US4270244A - Method and apparatus for macerating meat - Google Patents

Method and apparatus for macerating meat Download PDF

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Publication number
US4270244A
US4270244A US06/044,755 US4475579A US4270244A US 4270244 A US4270244 A US 4270244A US 4475579 A US4475579 A US 4475579A US 4270244 A US4270244 A US 4270244A
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Prior art keywords
shafts
discs
shaft
meat
means
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US06/044,755
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Salvatore J. Lo Biondo
Joseph V. Lo Biondo
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Lo Biondo Salvatore J
Lo Biondo Joseph V
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Priority to US06/044,755 priority patent/US4270244A/en
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    • AHUMAN NECESSITIES
    • A22BUTCHERING; MEAT TREATMENT; PROCESSING POULTRY OR FISH
    • A22CPROCESSING MEAT, POULTRY, OR FISH
    • A22C9/00Apparatus for tenderising meat, e.g. ham
    • A22C9/004Apparatus for tenderising meat, e.g. ham by massaging

Abstract

A method for macerating meat in which a pair of contra-rotating shafts each serve to mount a plurality of slotted discs with blunted peripheral edges, spaced apart by crushers which engage and compact pieces of meat intruded between the shafts while discs mounted on the shafts perform a slitting function; the apparatus which performs the process includes a pair of rotating shafts each carrying slotted discs with blunted peripheral edges separated from each other by crushers. The slotted discs rotate at different rates to enhance maceration by tearing.

Description

RELATED APPLICATION

This application is a continuation in part of application Ser. No. 866,630 filed by the present applicants on Jan. 3, 1978, now abandoned.

BACKGROUND OF THE INVENTION

1. Field of Invention

This invention relates generally to macerating meat and particularly to methods and apparatus for macerating meat in which the meat is crushed and slitted by rotating blunt edge discs so that the slitting elements may enter the meat more deeply than if the meat had not been crushed; differential speed of discs enhances maceration by tearing.

2. Prior Art

There are numerous devices generally available for macerating meat. It is necessary to macerate meat because curing of a piece of meat proceeds more completely and rapidly if the curing agent can penetrate into the piece of meat through the macerations. Frequently, the macerating elements tend to expand the meat so that when the macerating elements are removed, the piece of meat contracts to its normal dimensions. The macerations are not sufficiently deep to permit a deep penetration of the curing agents. Thus when the macerating elements are projected against a piece of meat from opposite sides, the central core of the piece of meat becomes densified while the peripheral portions are being slit. When such a result occurs, the curing agents do no deeply penetrate to the central core of the meat which may thereupon be only partially cured. Other methods and apparatus are only adapted to macerate a piece of meat on one side and such pieces of meat must be turned and run through the macerator for a second time. Other apparatus makes no provision for handling pieces of meat having a different width and length and therefore cannot handle very large meat segments. Usually, the slitting elements rotate at the same identical rates.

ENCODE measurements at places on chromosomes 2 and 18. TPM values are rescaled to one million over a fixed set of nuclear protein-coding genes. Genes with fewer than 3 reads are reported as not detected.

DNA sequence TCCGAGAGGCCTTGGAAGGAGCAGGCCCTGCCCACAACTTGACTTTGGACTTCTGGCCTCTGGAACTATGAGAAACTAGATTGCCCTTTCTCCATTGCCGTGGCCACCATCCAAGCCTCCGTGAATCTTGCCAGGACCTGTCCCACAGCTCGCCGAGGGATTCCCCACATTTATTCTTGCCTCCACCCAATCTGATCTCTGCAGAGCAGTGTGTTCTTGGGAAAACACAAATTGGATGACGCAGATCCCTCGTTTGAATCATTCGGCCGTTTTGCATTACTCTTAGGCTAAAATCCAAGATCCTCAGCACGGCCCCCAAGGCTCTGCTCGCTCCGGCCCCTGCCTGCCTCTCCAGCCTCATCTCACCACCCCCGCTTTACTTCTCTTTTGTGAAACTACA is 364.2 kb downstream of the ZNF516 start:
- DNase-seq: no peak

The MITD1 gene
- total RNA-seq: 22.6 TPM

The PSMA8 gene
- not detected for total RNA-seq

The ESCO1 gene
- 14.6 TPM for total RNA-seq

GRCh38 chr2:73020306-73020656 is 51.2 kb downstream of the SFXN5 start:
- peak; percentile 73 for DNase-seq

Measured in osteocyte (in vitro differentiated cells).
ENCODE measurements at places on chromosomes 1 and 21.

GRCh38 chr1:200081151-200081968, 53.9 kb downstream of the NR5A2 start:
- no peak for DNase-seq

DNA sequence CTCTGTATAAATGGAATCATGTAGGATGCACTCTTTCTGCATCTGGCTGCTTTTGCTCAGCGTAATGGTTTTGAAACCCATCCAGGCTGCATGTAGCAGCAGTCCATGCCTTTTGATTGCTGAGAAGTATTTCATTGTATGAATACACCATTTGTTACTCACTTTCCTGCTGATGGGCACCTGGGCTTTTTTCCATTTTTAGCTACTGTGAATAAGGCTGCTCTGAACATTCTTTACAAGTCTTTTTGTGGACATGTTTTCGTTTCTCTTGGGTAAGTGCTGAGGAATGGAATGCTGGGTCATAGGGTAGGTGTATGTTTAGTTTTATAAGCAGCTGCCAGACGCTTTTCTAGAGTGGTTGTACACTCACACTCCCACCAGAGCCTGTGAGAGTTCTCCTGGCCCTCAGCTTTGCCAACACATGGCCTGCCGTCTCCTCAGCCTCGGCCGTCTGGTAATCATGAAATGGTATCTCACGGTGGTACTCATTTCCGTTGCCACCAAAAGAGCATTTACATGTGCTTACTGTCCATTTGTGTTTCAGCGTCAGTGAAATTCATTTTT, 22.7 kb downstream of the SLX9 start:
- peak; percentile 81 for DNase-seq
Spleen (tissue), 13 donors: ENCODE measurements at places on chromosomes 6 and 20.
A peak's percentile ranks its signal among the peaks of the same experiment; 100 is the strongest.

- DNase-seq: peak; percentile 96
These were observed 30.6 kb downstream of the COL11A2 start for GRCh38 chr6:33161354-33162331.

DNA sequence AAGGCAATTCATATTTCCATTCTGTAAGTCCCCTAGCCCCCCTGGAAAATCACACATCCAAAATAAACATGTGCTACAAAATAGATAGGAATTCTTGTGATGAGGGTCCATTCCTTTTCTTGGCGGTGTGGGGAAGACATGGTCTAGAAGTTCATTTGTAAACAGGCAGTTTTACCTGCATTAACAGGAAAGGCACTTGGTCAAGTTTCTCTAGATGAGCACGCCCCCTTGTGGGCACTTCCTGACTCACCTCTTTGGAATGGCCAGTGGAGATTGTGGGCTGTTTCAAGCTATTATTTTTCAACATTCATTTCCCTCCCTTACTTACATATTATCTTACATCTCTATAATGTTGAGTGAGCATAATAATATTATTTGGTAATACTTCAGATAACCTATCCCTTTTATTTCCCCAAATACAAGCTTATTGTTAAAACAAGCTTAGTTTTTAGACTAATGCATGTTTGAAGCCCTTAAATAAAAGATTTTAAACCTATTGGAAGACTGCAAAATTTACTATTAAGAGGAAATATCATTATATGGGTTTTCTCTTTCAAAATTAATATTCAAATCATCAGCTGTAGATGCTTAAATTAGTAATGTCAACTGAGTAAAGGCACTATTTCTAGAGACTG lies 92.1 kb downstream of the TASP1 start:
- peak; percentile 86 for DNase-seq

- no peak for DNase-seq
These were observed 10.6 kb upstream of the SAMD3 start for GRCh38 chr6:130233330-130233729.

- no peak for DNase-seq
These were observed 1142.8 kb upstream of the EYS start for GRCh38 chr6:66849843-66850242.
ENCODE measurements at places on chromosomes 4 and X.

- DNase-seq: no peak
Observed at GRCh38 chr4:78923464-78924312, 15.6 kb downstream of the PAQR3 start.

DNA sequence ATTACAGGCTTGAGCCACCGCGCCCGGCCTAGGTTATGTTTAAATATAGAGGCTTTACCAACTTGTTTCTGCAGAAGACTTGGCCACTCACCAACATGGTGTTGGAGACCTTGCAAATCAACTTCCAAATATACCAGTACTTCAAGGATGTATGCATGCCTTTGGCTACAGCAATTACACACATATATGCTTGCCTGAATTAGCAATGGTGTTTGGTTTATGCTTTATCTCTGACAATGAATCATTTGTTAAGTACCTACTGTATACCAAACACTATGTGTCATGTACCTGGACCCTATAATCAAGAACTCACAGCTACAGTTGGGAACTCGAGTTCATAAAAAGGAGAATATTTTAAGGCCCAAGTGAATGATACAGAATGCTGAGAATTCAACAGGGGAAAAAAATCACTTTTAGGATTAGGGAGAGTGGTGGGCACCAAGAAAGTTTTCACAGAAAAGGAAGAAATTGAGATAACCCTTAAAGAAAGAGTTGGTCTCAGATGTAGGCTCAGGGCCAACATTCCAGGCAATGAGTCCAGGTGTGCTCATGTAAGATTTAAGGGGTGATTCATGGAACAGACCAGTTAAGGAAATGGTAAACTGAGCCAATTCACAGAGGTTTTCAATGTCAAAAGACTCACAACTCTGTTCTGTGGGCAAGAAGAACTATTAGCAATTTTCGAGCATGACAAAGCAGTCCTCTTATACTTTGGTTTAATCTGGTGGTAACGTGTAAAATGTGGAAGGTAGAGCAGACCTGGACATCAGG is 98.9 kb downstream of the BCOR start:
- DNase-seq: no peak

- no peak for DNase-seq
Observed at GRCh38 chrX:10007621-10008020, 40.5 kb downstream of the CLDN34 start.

SUMMARY OF THE INVENTION

It has been found that an apparatus can be devised which is adjustable and capable of handling large elongated pieces of meat as well as shorter pieces of meat. Furthermore, such apparatus is capable of macerating very wide pieces of meat and performing such job to very considerable depths of the meat for the reason that the meat is compacted in its width to less than its normal dimension and the macerating elements thus penetrate deeply into the meat, which when removed from the macerator is no longer compressed and resumes its normal size, yet having been penetrated in depths while it was compacted. Such apparatus also provides a pair of opposed macerating devices so that the meat is actually macerated from opposite sides and does not have to be twice passed through the macerator. Meat processed by the present apparatus is deeply macerated and may be more effectively cured to provide uniformity of the cured meat product. This is accomplished by a method in which the meat is intruded between a pair of rapidly revolving shafts arranged in parallelism with each other at a distance less than the normal widths of the pieces of meat to be macerated. The shafts are contra-rotating, downwardly from the top toward each other. Each shaft carries a plurality of slotted discs. The slots extend from the peripheral edge radially inwardly towards the center of the disc. The peripheral edge of the disc is blunt so as not to provide a neat sharp cutting of the meat but rather to macerate the meat. Separating the discs are generally circular rings spacing the discs apart and constituting crushers which encounter the macerated meat and compact it, crushing it toward the central axis of the piece of meat so that the discs which normally would only penetrate into the meat are now penetrating into the compacted crushed portion of the meat more deeply than if the meat were not subject to crushing pressure and compacted. A comb removes the macerated meat from the slotted discs after it passes below the shafts. When the blunt edge slotted discs revolve at differing rates, the slitting is enhanced by a tearing or ripping action which is surprisingly beyond the normal amount of maceration attained.